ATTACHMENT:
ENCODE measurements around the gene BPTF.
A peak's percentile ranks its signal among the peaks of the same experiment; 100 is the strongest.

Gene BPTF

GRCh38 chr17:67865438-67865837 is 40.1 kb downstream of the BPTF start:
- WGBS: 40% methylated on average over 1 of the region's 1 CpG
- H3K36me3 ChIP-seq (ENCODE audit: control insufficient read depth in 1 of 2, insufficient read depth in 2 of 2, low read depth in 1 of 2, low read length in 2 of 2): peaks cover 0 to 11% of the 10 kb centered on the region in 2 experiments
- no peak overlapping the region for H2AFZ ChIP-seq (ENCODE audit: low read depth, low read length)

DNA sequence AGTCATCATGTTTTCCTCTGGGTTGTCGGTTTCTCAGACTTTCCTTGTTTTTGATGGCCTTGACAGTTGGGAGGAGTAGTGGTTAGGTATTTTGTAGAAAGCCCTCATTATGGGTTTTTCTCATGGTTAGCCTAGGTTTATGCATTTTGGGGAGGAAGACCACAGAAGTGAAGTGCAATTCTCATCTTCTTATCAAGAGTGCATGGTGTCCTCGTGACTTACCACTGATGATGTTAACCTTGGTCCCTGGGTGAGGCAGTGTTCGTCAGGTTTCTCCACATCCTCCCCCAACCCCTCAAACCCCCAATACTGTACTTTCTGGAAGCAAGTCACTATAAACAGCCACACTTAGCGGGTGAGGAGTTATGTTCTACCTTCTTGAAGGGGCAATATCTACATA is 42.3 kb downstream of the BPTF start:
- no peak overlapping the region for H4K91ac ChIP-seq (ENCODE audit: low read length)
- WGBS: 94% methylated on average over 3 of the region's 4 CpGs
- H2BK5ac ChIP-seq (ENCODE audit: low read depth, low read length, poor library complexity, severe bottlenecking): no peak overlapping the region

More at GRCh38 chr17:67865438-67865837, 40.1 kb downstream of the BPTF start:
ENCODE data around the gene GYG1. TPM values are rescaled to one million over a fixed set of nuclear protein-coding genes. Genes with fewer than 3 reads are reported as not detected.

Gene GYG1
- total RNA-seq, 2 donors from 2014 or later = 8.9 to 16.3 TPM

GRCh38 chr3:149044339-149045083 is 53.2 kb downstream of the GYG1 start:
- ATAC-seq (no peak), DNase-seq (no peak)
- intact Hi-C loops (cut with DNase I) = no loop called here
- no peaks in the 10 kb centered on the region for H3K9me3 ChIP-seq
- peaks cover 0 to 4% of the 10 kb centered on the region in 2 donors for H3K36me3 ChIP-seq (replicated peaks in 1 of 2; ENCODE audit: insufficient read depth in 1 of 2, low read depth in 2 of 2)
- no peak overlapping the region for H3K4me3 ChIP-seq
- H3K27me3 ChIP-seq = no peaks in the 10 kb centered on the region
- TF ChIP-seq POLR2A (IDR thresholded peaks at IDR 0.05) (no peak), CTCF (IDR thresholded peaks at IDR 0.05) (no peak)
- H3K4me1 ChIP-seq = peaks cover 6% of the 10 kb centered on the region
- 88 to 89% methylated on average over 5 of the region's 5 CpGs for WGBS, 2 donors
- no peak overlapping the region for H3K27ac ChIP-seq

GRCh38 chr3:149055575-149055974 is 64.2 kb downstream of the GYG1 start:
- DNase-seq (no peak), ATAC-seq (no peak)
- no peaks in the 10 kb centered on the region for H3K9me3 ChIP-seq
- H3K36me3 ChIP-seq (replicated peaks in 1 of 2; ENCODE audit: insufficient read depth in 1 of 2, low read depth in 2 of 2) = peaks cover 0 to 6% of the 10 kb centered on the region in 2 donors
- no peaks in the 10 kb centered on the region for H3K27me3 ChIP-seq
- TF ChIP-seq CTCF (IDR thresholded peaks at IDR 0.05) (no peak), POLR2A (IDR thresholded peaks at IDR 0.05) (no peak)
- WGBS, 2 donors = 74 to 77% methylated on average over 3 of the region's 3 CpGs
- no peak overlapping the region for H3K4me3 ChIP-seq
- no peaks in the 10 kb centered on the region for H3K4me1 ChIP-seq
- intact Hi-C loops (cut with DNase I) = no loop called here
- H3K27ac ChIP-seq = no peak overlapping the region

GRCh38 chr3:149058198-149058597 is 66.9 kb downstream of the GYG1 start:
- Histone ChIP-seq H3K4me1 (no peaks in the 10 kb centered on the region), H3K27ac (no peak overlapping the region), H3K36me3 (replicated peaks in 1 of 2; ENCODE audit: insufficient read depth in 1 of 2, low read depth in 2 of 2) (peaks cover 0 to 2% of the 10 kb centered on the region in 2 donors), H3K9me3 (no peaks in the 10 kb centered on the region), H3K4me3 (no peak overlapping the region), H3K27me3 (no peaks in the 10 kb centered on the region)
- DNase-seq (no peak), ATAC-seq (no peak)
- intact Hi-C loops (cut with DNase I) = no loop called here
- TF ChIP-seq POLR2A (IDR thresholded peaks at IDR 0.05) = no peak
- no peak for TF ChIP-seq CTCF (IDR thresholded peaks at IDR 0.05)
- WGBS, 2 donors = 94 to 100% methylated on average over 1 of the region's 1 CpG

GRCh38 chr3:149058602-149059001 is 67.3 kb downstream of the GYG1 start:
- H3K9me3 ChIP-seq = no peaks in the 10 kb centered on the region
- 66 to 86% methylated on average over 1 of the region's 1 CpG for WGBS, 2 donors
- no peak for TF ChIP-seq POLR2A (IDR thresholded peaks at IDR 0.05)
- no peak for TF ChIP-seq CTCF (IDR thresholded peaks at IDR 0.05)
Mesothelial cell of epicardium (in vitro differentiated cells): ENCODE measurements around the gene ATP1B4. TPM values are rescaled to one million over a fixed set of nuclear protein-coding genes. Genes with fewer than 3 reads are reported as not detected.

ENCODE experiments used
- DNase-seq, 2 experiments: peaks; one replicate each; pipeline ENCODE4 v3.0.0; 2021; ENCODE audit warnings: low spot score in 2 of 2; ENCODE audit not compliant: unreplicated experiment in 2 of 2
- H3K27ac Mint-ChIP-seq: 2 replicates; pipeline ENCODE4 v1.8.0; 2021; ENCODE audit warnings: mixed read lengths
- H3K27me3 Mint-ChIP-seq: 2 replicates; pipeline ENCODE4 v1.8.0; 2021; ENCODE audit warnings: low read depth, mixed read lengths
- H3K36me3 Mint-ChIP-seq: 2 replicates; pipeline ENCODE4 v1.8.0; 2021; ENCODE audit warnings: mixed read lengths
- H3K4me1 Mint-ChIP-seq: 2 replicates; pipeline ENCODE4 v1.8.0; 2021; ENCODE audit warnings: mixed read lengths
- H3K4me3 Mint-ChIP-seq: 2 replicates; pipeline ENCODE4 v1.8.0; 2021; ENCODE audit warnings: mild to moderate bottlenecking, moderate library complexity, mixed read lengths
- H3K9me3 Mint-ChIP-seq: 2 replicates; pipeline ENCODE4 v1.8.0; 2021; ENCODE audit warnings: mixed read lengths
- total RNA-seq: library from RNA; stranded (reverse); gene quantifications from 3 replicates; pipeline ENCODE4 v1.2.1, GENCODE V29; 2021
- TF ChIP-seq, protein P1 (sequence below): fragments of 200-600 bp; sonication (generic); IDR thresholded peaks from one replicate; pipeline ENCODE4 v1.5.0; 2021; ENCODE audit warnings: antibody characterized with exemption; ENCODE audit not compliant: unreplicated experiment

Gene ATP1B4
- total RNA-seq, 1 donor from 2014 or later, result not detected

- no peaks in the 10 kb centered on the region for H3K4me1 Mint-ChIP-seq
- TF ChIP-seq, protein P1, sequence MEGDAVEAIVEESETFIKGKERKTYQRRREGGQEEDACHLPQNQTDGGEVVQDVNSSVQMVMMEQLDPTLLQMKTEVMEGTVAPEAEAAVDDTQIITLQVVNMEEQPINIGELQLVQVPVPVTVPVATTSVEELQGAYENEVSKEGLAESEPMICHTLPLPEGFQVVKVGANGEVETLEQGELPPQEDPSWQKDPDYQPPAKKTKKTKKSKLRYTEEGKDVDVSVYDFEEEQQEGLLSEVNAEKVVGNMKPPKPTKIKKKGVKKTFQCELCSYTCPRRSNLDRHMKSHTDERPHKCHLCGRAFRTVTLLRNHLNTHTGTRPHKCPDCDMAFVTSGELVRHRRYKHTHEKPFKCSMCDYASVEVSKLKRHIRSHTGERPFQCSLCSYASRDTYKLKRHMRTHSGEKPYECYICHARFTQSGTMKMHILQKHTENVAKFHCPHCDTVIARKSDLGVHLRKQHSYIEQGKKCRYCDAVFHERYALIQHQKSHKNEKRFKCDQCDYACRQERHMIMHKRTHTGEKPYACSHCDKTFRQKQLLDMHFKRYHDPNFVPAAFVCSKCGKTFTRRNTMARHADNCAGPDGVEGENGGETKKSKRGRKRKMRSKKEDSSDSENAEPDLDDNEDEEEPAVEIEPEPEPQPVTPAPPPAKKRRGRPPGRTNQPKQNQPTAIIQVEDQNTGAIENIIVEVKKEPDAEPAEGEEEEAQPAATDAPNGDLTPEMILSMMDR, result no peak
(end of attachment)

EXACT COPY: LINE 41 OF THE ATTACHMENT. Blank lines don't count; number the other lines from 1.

- intact Hi-C loops (cut with DNase I) = no loop called here